Cast: Michael Keaton, Jack Nicholson, Kim Basinger, Robert Wuhl, Pat Hingle, Billy Dee Williams, Michael Gough, Jack Palance, Jerry Hall
Seen on: 8.12.2017

Gotham City is filled with corruption and basically run by crime boss Grissom (Jack Palance). But then a new figure enters the playing field, shifting the power dynamics quite substantially: Batman (Michael Keaton). Photographer Vicky Hale (Kim Basinger) is intrigued by the phenomenon and decides to find out who is behind the mask. Hoping to speak with Commissioner Gordon (Pat Hingle), she attends a charity eventy hosted by Bruce Wayne – not knowing that he is the man she is looking for. Meanwhile Grissom’s right-hand man Jack Napier (Jach Nicholson) is sent on a mission of his own – a mission that is about to change him very much.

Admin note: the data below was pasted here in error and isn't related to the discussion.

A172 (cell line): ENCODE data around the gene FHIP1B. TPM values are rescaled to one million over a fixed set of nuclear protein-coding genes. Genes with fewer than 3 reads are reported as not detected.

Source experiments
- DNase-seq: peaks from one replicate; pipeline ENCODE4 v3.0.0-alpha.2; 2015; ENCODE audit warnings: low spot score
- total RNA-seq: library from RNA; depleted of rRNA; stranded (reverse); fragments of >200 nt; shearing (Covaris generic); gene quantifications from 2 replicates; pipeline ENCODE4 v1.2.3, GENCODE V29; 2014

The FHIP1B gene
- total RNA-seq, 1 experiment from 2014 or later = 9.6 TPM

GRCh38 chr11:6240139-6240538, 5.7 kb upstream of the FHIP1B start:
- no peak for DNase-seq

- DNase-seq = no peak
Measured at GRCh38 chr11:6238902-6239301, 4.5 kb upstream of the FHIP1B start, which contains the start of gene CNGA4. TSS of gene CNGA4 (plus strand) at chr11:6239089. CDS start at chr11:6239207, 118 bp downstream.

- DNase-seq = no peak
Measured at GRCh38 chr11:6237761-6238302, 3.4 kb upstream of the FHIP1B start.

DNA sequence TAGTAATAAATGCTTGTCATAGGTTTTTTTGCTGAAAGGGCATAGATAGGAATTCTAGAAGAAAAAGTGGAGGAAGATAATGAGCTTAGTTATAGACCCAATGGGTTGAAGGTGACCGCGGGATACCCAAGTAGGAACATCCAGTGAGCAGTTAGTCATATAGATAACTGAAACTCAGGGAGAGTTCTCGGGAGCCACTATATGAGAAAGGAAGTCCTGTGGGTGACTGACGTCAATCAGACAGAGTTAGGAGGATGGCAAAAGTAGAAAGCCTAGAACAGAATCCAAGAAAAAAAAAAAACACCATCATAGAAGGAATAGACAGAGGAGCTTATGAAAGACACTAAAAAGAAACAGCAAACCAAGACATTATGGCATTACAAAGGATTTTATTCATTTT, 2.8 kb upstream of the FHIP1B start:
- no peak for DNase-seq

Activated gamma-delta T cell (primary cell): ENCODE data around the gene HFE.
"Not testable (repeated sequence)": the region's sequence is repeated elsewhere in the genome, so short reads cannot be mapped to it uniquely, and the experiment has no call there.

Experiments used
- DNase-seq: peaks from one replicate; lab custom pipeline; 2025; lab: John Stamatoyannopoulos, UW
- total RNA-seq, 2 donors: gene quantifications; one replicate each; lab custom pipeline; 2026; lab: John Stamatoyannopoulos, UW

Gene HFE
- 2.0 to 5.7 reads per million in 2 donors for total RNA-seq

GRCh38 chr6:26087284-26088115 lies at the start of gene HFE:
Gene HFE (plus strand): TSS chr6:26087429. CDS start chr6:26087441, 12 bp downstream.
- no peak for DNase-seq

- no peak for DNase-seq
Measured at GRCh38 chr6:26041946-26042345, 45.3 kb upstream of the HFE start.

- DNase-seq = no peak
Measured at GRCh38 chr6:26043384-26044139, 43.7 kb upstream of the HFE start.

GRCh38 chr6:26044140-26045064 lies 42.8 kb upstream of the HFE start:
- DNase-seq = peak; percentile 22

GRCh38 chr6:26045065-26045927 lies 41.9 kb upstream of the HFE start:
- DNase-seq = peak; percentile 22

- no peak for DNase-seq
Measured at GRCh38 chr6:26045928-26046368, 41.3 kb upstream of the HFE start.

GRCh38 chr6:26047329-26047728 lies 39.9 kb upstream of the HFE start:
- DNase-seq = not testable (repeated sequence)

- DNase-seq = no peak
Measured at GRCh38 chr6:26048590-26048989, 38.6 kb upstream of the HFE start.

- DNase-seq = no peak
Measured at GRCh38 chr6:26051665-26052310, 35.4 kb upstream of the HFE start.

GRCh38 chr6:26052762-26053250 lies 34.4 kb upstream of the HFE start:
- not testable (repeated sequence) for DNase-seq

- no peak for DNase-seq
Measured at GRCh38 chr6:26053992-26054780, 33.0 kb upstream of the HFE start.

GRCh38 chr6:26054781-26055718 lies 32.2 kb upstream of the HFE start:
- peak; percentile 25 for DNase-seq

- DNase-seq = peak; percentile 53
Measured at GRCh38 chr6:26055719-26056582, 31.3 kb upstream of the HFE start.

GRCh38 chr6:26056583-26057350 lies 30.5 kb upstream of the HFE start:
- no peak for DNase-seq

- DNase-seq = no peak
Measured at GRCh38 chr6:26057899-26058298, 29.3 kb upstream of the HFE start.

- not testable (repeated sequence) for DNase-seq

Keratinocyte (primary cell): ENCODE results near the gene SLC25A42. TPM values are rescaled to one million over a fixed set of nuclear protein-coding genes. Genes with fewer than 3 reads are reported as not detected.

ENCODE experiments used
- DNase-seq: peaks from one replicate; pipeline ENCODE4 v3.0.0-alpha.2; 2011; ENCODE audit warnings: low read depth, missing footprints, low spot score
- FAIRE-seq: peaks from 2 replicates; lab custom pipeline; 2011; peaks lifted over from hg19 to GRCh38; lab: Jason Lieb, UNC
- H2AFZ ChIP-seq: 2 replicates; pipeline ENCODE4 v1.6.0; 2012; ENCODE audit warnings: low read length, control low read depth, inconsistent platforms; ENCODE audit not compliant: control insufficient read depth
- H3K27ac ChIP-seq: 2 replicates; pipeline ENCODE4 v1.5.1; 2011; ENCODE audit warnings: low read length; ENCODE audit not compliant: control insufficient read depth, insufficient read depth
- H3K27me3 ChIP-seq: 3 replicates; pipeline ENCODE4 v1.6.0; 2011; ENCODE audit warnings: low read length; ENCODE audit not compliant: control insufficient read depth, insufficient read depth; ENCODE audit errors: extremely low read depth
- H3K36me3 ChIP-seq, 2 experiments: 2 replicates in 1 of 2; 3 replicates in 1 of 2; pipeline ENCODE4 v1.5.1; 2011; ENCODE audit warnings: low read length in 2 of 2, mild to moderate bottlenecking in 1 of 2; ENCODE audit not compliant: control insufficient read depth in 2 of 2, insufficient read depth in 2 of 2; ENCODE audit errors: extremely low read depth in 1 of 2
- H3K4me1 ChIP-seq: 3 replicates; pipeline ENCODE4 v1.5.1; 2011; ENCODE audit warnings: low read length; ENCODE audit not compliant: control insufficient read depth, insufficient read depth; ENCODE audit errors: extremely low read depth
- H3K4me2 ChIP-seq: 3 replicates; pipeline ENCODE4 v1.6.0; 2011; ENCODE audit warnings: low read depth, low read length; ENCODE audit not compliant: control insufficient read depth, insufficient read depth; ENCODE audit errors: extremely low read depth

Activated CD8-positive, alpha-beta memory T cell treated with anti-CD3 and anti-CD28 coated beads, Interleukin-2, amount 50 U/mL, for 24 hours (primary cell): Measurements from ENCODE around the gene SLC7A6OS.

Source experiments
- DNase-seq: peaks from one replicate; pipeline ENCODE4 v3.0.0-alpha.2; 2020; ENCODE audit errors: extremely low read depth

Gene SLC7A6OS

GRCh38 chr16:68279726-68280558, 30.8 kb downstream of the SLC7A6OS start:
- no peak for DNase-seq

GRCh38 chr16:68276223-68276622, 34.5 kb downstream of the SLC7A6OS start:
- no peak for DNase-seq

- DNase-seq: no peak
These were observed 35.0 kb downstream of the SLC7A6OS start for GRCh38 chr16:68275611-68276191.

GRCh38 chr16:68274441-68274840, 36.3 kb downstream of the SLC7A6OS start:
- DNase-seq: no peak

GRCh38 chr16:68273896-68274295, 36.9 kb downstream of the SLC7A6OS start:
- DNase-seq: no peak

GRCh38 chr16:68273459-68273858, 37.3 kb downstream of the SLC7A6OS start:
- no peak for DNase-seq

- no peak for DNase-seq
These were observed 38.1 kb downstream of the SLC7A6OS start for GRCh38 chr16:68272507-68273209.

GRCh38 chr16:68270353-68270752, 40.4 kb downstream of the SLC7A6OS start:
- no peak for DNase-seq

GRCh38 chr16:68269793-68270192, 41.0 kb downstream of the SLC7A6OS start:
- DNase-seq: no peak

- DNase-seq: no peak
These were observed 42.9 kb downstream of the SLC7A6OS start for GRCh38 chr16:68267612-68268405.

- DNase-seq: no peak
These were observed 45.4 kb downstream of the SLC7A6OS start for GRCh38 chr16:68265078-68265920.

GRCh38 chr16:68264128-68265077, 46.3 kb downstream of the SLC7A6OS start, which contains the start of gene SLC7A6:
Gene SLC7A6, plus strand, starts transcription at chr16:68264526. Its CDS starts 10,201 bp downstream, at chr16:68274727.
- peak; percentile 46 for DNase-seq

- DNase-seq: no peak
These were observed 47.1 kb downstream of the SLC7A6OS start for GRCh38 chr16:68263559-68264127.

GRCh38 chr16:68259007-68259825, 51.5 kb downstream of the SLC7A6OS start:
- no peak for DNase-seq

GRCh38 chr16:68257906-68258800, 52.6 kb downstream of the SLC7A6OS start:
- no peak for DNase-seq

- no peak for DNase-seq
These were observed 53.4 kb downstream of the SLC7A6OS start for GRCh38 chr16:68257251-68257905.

It’s been many years that I watched the older Batman movies, and while I love them all, this one was probably the one I remembered least. Re-watching it with a bit of distance made it feel a little disappointing, although there are still many good things about it.

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How Do You Know (2010)

How Do You Know
Director: James L. Brooks
Writer: James L. Brooks
Cast: Reese Witherspoon, Paul Rudd, Owen Wilson, Jack Nicholson, Kathryn Hahn